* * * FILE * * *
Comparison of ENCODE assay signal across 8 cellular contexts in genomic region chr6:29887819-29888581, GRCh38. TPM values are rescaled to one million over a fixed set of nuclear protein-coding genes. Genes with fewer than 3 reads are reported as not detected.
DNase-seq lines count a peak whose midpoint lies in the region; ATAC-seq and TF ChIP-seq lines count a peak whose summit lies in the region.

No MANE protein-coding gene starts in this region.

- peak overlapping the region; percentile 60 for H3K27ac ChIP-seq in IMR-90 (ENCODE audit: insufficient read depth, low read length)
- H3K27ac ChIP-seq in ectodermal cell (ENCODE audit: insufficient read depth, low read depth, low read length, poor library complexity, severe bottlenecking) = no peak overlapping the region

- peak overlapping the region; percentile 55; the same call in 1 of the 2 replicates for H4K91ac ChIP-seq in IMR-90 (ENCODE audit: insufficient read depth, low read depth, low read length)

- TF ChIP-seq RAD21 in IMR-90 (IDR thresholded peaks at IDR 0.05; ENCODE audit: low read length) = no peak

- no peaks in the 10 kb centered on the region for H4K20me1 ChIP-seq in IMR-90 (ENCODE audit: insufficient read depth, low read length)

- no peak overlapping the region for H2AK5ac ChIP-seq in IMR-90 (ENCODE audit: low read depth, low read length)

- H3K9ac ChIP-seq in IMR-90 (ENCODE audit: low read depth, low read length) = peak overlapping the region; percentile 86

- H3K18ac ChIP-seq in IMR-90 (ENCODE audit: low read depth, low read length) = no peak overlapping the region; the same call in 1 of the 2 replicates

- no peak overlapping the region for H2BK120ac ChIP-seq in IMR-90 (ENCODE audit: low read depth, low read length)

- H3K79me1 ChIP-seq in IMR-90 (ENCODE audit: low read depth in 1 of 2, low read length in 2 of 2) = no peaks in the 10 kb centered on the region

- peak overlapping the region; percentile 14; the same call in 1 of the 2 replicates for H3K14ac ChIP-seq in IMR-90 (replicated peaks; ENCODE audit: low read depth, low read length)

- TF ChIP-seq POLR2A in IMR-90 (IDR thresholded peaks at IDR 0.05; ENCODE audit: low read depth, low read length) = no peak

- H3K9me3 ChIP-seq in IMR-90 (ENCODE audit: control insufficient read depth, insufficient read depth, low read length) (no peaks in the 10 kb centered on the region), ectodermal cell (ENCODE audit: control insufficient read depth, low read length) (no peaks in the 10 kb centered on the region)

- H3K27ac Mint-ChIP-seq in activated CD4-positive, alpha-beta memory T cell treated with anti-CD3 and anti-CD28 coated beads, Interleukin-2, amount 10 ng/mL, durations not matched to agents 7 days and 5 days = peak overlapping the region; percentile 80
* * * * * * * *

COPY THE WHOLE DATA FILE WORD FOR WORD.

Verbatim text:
Comparison of ENCODE assay signal across 8 cellular contexts in genomic region chr6:29887819-29888581, GRCh38. TPM values are rescaled to one million over a fixed set of nuclear protein-coding genes. Genes with fewer than 3 reads are reported as not detected.
DNase-seq lines count a peak whose midpoint lies in the region; ATAC-seq and TF ChIP-seq lines count a peak whose summit lies in the region.

No MANE protein-coding gene starts in this region.

- peak overlapping the region; percentile 60 for H3K27ac ChIP-seq in IMR-90 (ENCODE audit: insufficient read depth, low read length)
- H3K27ac ChIP-seq in ectodermal cell (ENCODE audit: insufficient read depth, low read depth, low read length, poor library complexity, severe bottlenecking) = no peak overlapping the region

- peak overlapping the region; percentile 55; the same call in 1 of the 2 replicates for H4K91ac ChIP-seq in IMR-90 (ENCODE audit: insufficient read depth, low read depth, low read length)

- TF ChIP-seq RAD21 in IMR-90 (IDR thresholded peaks at IDR 0.05; ENCODE audit: low read length) = no peak

- no peaks in the 10 kb centered on the region for H4K20me1 ChIP-seq in IMR-90 (ENCODE audit: insufficient read depth, low read length)

- no peak overlapping the region for H2AK5ac ChIP-seq in IMR-90 (ENCODE audit: low read depth, low read length)

- H3K9ac ChIP-seq in IMR-90 (ENCODE audit: low read depth, low read length) = peak overlapping the region; percentile 86

- H3K18ac ChIP-seq in IMR-90 (ENCODE audit: low read depth, low read length) = no peak overlapping the region; the same call in 1 of the 2 replicates

- no peak overlapping the region for H2BK120ac ChIP-seq in IMR-90 (ENCODE audit: low read depth, low read length)

- H3K79me1 ChIP-seq in IMR-90 (ENCODE audit: low read depth in 1 of 2, low read length in 2 of 2) = no peaks in the 10 kb centered on the region

- peak overlapping the region; percentile 14; the same call in 1 of the 2 replicates for H3K14ac ChIP-seq in IMR-90 (replicated peaks; ENCODE audit: low read depth, low read length)

- TF ChIP-seq POLR2A in IMR-90 (IDR thresholded peaks at IDR 0.05; ENCODE audit: low read depth, low read length) = no peak

- H3K9me3 ChIP-seq in IMR-90 (ENCODE audit: control insufficient read depth, insufficient read depth, low read length) (no peaks in the 10 kb centered on the region), ectodermal cell (ENCODE audit: control insufficient read depth, low read length) (no peaks in the 10 kb centered on the region)

- H3K27ac Mint-ChIP-seq in activated CD4-positive, alpha-beta memory T cell treated with anti-CD3 and anti-CD28 coated beads, Interleukin-2, amount 10 ng/mL, durations not matched to agents 7 days and 5 days = peak overlapping the region; percentile 80